MCW wrestling in Culpeper

One of my most vivid memories from my youth involves wrestling. I must have been 8, maybe 9, and I was sitting in my living room eating a bowl of Cheerios watching our old big cabinet TV. We had just gotten cable and it was 6:05 on a Saturday night. Suddenly, a large man wearing a ridiculous fur coat showed up on my screen - lisping and gesturing wildly at the TV. Dusty Rhodes was reaching out to his fans and I was ready to reach back.

That started a more than 30-year love affair with the "sport" of professional wrestling. Pro wrestling has had its ups and downs over the years - but I'm a diehard.

So, when MCW Pro Wrestling brought their show "Chaos in Culpeper" to town Saturday night as a fundraiser for Eastern View High School's Boosters - I had to go.

What I found, as former WWE star Melina said, was "family."

The performer, soon to be appearing on the NWA YouTube show “Powerrr,” said she enjoys the intimate connection of a smaller show like MCW’s Chaos in Culpeper. 

“It’s because it’s family, I love being able to see fresh new talent - you see someone and you’re like ‘they’re going to be a star someday,” she said. “It just reminds you of where you came from. Everybody loves the same thing.”

She’s been in the wrestling profession for almost 20 years and has been on the biggest stage of them all - having been a WWE Women’s Champion. She took a few years off, but returned because of her love of it - and the family feeling.

She loves visiting towns like Culpeper, and raved about one of the top 10 towns in the country. 

“It looks so sweet,” she said. “It’s beautiful, the houses look so cute. It looks like a movie set. But then you turn on Route 666 and I’m like ‘wait a minute.’” 

She interacted with fans at the meet and greet, including Zander Gigliotti, a fifth grader at Waverly Lee Elementary School in Madison. The Culpeper native got into wrestling because of his dad Noah, a lifelong wrestling fan.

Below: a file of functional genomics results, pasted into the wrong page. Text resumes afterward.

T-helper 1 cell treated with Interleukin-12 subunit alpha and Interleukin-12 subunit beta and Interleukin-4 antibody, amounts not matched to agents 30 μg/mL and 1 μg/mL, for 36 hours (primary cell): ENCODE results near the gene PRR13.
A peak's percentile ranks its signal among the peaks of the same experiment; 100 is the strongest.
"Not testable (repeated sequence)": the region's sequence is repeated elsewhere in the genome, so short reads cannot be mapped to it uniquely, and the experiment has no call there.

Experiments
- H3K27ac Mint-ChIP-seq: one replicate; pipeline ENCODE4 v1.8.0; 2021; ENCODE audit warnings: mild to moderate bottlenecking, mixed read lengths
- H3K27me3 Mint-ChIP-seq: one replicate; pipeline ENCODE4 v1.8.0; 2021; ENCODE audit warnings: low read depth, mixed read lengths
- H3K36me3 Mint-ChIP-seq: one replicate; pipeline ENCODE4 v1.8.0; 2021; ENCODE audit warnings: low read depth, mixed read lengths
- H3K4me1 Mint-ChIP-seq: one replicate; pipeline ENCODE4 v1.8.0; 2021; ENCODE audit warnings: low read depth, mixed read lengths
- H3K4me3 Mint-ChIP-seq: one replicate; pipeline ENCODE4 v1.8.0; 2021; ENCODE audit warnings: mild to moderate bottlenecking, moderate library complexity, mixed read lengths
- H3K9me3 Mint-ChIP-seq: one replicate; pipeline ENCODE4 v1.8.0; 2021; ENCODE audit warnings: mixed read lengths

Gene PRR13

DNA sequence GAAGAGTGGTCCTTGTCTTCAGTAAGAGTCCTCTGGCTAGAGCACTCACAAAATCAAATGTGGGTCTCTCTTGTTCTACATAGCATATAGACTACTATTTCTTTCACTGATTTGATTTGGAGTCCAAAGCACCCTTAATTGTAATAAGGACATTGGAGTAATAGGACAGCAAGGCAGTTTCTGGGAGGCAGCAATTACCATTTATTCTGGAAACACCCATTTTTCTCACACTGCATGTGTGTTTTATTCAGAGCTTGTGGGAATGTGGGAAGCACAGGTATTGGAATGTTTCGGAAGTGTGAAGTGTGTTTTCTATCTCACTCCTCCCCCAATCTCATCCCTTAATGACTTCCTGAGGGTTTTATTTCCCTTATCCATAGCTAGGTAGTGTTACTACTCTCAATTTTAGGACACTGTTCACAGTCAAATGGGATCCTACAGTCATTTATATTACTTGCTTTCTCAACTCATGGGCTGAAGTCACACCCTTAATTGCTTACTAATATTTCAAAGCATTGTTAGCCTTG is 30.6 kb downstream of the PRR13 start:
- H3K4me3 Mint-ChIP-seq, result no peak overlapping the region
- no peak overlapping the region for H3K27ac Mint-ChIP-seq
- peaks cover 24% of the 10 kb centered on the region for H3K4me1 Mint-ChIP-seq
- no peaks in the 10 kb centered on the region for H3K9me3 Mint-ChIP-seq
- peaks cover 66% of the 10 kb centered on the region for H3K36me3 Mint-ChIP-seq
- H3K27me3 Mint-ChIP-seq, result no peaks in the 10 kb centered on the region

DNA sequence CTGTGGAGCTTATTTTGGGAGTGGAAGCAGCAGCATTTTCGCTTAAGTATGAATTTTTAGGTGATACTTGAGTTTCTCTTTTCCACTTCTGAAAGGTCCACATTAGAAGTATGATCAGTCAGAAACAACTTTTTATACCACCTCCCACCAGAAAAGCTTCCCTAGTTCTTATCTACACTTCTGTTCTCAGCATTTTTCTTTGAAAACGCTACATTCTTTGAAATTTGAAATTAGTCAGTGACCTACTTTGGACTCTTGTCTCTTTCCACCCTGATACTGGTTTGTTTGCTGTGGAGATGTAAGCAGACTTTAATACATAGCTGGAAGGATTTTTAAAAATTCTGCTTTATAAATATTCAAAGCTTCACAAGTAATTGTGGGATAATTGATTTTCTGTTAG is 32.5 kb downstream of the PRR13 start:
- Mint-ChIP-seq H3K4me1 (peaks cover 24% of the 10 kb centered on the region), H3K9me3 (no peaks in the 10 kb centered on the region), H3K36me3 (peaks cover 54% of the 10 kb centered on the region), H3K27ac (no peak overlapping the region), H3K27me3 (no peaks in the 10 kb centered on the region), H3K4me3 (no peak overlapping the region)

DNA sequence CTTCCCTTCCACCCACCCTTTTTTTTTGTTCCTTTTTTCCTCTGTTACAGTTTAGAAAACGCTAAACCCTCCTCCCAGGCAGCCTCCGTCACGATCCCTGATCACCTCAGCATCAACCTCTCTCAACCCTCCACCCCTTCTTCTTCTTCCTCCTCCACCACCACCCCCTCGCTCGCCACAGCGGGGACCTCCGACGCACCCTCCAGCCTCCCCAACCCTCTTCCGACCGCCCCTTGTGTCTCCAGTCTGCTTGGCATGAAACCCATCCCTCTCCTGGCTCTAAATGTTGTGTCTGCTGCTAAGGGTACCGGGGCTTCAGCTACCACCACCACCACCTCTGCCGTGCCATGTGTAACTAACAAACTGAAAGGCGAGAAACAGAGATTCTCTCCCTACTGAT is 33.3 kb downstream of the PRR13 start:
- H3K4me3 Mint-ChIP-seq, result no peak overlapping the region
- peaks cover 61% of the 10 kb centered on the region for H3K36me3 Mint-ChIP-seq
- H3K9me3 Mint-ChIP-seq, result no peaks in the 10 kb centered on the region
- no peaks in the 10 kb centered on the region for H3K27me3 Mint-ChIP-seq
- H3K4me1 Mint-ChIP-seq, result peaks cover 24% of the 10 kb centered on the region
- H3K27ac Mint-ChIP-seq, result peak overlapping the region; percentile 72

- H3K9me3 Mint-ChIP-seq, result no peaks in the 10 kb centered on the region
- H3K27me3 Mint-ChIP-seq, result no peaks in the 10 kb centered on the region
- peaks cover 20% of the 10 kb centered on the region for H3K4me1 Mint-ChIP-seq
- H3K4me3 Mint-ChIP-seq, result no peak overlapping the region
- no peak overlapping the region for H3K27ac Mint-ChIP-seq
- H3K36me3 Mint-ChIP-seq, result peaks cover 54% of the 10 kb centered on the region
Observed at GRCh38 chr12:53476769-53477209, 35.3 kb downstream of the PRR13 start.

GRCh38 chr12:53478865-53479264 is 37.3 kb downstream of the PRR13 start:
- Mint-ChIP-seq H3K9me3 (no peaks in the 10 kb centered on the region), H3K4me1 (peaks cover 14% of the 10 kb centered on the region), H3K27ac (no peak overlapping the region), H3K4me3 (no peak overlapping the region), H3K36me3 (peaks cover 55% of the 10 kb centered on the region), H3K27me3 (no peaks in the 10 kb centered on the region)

Zander, a self-admitted Ricochet fan, was excited to meet the stars of MCW.

“I like how it’s fighting and how they make the storylines into it,” Gigliotti said. 

Zander said he watches the show with his dad every night, it’s a great bonding moment for the father-son duo.

“When he was 3, I was watching Monday Night RAW and Ryback came out, and I didn’t even know he was out there with me and he’s saying ‘feed me more’ on the couch,” Noah said. “I knew he was hooked.”

Brothers Brian James and Ray Ruffner, of Culpeper, have been hooked for years. Ruffner said he’s been a fan since 1998 and he was just excited to have wrestling come to Culpeper for the first time since the 1980s.

“This is amazing to have it in your backyard, is incredible,” Ruffner said. “To have a Hall of Famer like Billy Gunn here, it’s crazy. In my town? It’s crazy.”

“Culpeper doesn’t get that level of entertainment,” James said. “We have to drive to D.C., or Richmond, or Charlottesville. To see it more often would be great. To get it, you have to be here.” 

The two have traveled to WWE shows, AEW shows, Wrestlemanias - they are part of a community, one that is full of other diehard fans that love the escapism that professional wrestling brings each week. 

 

“The electricity is there, you have some of the greatest athletes in the culture of pro wrestling,” James said. “We’re hoping they come back.”

According to EVHS athletic director Mark Settle, they’re hoping to bring MCW back.

Saturday’s card was a success Settle said. The boosters raised about $2,500 and had 350 fans show up to cheer on their favorites and meet up and coming stars. 

James and Ruffner shook hands with Billy Gunn, a WWE Hall of Famer known for his run from the 1990s until the early 2000s. 

“I love it, I’ve been on the big stage, I’ve been at the top of the heap, I’ve been at the bottom of the heap,I’ve been at the middle of the heap - this is a lot more intimate,” Gunn said. “It’s making sure these people leave hear having had a good time. I’m going to go out here and entertain these people because that’s what I do.” 

The crowd cheered just as hard for up and coming stars Dante Caballero and his Cartel and Breaux Keller. Harrisonburg’s own Brandon Scott had a long line at intermission walking up to shake his hand and take pictures. One young man even had a chance to chop Greg Excellent’s opponent.

It’s an experience the fans in attendance won’t soon forget - and will hopefully be able to relive in the spring. 

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